Wednesday, November 19, 2014

Bolivian Ekeko Returns Home

The office of the Evo Morales, the Bolivian President ahas just announced to a press conference the return to that country  by Switzerland of a  pre-Columbian statuette representing Ekeko, the Andean god of abundance and prosperity, dating back to the 2nd century B.C. taken from the country in 1858 by explorer Johann Jakob Tschudi. Bolivia has declared a diplomatic crusade for the return of items of national heritage looted over the years.
The statue, according to Morales, was stolen from Bolivia in 1858, when a Swiss diplomat visited Tiahuanaco and "unfortunately" took it with him after getting the Indians there to drink "a liquor called cognac." In 1929 the diplomat's grandchildren sold the Ekeko to a museum in Bern, which has now returned it to Bolivia after a year of negotiations between Bolivian and Swiss authorities. [...] "During the colonial period, our natural resources were constantly being sacked," Morales said, adding that "thousands" of the nation's cultural treasures are now "in the hands of European countries, the United States and England." "It's time they returned our goods... through bilateral diplomatic relations and not under pressure," the president said, urging those countries to return objects of Bolivia's heritage "in the spirit of friendship and brotherhood."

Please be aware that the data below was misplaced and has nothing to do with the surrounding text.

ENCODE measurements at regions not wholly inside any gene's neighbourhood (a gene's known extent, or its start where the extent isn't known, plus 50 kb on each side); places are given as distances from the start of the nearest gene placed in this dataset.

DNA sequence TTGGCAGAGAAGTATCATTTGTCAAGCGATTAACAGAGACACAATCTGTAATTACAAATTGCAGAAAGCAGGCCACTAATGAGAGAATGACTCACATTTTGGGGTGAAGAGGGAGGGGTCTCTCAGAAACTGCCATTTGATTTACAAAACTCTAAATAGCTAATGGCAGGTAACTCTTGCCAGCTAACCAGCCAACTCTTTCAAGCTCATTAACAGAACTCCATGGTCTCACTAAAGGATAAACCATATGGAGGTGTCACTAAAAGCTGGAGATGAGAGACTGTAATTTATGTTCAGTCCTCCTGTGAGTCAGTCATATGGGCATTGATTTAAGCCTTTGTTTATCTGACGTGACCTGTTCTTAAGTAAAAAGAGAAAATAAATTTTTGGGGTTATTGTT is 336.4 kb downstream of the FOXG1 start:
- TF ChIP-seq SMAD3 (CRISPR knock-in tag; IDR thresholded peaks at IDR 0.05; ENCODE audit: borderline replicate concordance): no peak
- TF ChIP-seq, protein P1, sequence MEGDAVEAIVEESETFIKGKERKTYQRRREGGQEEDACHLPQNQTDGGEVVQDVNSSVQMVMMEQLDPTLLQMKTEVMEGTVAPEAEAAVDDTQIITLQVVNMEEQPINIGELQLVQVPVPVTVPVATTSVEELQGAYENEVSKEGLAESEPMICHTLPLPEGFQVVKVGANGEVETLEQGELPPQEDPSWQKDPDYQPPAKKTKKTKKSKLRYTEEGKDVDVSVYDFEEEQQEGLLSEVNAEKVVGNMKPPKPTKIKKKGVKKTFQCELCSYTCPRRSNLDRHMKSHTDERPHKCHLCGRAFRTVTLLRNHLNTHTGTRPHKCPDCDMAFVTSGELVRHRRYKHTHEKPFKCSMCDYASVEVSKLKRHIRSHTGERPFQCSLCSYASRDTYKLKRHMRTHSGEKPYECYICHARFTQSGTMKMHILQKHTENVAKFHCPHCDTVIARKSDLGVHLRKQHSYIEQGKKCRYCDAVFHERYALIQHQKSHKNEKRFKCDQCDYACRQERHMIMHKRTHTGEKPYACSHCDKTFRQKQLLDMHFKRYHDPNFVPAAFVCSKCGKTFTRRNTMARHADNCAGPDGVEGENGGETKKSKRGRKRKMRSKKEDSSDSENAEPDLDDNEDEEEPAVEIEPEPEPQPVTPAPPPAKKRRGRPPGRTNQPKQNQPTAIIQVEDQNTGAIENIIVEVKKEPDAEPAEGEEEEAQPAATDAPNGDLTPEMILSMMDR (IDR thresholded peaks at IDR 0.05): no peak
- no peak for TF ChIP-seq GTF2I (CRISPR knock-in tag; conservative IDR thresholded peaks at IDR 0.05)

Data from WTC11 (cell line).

The Vice Minister for Bolivian Decolonization, Felix Cardenas, explained the need to make an inventory of all examples outside Bolivia in order to recover them. “We ask Bolivians living abroad to help us identify our heirlooms and that way start to arrange their possible return”, explained Cardenas. Cardenas said that the Chachapuma, a large Bolivian effigy is in Germany, and other pieces have been found in France.

 Swiss return to Bolivia pre-Columbian figurine looted in 1858  Vida Latina November 11, 2014 

In Berne, just an exhibited geegaw, but not to all viewers...

1 comment:

  1. This could be a good example for all those in the Western world who are often complaining that non-Western States claim restitution of artefacts stolen or looted long ago. When we put in such claims, we are not complaining about history or past events but referring to a present imbalance where the majority of our best artefacts are in the West. We complain about the present whilst our opponents want to take us to the past when whatever was done by Western States was considered by them as justified by a self-proclaimed mission to civilize the rest of the world, mostly through war and other types of aggression in Africa, Asia and Latin America.
    Kwame Opoku.